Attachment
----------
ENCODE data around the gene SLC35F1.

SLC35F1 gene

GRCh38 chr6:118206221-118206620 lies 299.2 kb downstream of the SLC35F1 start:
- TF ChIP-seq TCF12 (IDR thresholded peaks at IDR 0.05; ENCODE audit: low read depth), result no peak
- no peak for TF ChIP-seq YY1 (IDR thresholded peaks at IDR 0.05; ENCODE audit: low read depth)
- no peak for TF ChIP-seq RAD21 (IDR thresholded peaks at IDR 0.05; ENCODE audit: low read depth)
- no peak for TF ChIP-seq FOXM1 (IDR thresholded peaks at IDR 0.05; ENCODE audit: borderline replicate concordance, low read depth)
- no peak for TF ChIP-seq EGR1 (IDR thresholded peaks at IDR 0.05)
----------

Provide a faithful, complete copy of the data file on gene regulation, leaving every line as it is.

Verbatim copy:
ENCODE data around the gene SLC35F1.

SLC35F1 gene

GRCh38 chr6:118206221-118206620 lies 299.2 kb downstream of the SLC35F1 start:
- TF ChIP-seq TCF12 (IDR thresholded peaks at IDR 0.05; ENCODE audit: low read depth), result no peak
- no peak for TF ChIP-seq YY1 (IDR thresholded peaks at IDR 0.05; ENCODE audit: low read depth)
- no peak for TF ChIP-seq RAD21 (IDR thresholded peaks at IDR 0.05; ENCODE audit: low read depth)
- no peak for TF ChIP-seq FOXM1 (IDR thresholded peaks at IDR 0.05; ENCODE audit: borderline replicate concordance, low read depth)
- no peak for TF ChIP-seq EGR1 (IDR thresholded peaks at IDR 0.05)